American society is characterized by pluralities. Whether you consider the U.S. a “melting pot” or a “salad bowl,” our society is a blend from various world cultures, and also the unique local cultures of this country. I find myself often thinking about the socialization processes that create and continue our unique American culture: the optimism we are known for across the globe, and the friendliness we are often recognized by. The pragmatism and perseverance we attribute to our public and our forebears: that “American ‘can-do’ attitude” we call upon when natural disasters strike, economies tumble, or enemies attack us. Our entrepreneurial wont to take risks, and the ways we celebrate when great ventures pay off, lauding those who have “pulled themselves up by the bootstraps.”
Schools are instrumental in telling these stories and celebrating them. Of course, schools are the primary instruments of socialization. We schedule our school days to start early and tell students “the early bird gets the worm” to encourage go-getter enthusiasm and cheerfulness. We tell people to show up on time and punish those who are tardy, because we want them as adults to respect other people’s time and to complete tasks by deadlines. By the same token, we grade on timeliness, telling students their ideas carry less value if they don’t appear by some due date that is often arbitrary in students’ lives. All of our routines, rewards, and traditions build and reinforce “pro-social behaviors” agreed upon by the common law of generations of past practice.
And yet, how many of these practices actually connect with the qualities we all look for in our own generation? We socialize children to move from one class to the next when a bell rings, but in the workplace we ask them to schedule their own time. We socialize them to be quiet and not talk when the teacher is talking, but as adults we expect them to collaborate efficiently. We send kids to the hall when they shout out or challenge the teacher, but we empower adults to choose among candidates and elect leaders. We prescribe step-by-step procedures to students, but we implore our colleagues to “think outside the box” and sigh when our subordinates cannot “figure it out” on their own or “make it work.”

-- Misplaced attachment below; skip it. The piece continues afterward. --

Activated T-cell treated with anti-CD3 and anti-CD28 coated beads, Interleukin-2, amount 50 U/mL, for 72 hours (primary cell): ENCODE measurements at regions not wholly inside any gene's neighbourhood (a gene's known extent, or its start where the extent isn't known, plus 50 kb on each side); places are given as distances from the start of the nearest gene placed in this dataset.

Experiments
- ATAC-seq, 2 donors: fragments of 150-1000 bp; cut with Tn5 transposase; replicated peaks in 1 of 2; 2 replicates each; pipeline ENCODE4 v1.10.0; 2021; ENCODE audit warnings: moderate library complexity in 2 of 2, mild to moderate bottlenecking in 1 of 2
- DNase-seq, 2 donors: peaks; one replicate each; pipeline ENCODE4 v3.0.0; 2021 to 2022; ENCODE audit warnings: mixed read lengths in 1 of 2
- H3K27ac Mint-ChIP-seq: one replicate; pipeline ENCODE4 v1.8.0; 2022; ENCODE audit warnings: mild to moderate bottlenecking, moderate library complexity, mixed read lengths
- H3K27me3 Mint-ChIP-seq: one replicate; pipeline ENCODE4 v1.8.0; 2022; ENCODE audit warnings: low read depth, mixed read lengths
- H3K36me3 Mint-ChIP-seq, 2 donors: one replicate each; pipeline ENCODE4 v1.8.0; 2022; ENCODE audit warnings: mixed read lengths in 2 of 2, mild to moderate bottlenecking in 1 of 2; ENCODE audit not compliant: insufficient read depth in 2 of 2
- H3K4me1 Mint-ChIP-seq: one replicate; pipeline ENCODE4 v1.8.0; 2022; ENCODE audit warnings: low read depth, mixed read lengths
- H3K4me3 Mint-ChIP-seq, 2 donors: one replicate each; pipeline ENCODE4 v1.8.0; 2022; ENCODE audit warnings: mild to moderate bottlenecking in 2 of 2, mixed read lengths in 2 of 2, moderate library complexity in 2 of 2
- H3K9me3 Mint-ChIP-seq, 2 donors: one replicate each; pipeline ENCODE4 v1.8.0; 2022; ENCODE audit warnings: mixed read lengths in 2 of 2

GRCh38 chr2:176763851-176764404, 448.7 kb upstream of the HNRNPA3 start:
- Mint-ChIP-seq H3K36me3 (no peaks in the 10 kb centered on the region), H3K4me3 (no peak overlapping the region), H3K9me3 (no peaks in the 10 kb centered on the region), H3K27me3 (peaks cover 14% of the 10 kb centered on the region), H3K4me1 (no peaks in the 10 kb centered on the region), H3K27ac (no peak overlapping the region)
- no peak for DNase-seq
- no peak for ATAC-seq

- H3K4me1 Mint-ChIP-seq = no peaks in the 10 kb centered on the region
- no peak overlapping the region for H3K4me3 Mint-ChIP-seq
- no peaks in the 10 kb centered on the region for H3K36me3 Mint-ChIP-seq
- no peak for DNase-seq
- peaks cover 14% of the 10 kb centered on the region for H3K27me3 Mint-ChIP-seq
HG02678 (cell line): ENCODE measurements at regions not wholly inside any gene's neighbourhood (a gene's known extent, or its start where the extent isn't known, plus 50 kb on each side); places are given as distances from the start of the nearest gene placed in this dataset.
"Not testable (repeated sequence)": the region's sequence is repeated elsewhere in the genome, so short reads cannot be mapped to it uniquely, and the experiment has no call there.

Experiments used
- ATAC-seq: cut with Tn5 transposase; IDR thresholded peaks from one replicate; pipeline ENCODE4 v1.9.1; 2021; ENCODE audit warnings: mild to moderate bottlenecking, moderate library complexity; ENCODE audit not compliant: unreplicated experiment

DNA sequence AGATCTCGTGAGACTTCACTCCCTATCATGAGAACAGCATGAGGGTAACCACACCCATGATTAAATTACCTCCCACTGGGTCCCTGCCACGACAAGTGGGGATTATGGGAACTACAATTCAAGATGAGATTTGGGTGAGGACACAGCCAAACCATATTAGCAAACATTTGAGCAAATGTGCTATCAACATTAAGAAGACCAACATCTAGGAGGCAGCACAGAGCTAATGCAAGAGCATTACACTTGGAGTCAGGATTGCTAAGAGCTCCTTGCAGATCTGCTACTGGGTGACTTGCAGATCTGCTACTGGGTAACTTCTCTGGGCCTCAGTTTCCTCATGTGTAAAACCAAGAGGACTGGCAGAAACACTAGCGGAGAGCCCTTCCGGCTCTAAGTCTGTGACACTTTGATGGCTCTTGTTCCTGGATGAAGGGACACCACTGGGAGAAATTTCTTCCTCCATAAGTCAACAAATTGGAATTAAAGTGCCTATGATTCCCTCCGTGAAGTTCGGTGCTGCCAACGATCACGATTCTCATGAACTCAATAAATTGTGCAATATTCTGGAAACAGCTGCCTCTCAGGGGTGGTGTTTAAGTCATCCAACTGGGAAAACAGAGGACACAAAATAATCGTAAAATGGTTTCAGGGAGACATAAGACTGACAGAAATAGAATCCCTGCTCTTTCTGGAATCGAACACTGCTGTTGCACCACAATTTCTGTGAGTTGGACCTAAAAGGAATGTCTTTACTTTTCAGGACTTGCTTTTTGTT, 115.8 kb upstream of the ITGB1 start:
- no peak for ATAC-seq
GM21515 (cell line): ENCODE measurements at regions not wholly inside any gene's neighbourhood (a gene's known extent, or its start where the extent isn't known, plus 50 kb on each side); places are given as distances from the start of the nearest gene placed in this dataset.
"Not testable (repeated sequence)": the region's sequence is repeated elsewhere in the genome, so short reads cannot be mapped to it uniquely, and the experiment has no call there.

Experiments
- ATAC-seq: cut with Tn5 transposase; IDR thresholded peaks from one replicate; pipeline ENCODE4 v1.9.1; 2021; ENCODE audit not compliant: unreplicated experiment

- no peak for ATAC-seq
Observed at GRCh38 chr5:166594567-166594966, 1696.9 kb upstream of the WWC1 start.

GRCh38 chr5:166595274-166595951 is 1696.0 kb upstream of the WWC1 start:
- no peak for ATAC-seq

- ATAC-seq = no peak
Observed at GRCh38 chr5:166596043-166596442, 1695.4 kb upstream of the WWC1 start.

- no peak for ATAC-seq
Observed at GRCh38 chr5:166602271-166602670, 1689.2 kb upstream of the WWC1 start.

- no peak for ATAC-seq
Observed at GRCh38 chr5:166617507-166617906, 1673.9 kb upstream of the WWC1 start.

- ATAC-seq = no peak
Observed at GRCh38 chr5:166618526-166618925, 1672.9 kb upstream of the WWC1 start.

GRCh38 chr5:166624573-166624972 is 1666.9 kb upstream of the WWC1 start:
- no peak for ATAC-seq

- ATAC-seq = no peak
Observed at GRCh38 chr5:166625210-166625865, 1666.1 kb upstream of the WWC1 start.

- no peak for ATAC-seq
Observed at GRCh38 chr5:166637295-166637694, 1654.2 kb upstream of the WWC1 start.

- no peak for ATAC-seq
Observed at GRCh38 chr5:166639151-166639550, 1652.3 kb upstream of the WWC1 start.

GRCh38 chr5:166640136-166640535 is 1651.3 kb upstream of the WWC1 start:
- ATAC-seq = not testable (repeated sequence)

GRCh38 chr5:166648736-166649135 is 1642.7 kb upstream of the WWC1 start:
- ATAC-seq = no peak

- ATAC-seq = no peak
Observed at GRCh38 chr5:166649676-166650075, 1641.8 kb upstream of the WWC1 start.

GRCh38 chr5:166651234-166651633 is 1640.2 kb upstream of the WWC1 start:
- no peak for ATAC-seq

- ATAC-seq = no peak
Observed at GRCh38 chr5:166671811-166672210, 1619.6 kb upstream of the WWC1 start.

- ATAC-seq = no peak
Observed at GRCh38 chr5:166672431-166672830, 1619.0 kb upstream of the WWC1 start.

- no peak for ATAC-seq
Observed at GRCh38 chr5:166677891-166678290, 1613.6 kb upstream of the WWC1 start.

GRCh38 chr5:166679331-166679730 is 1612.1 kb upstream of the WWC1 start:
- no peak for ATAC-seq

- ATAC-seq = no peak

We need to listen to what our society recognizes and celebrates, and then think about how we can help socialize our students to value those things in age-appropriate ways, so their appreciation will grow as will their capacity to recognize authentic examples. We want our students to grow into adults who can respectfully challenge leaders and present logical arguments for innovative ideas. We want adults in our society to question the ideas printed in books and on websites, and to ask the so-called authorities on TV and radio to present their sources and to consider the biases of these sources. We need our grown children to be “nimble” in facing new challenges and “gritty” when their first ideas don’t work out. Classrooms get messy when kids think outside the box, but if we want America to remain the land of optimism and opportunity that it has long been recognized as, we ought to be looking for opportunities to make that mess!
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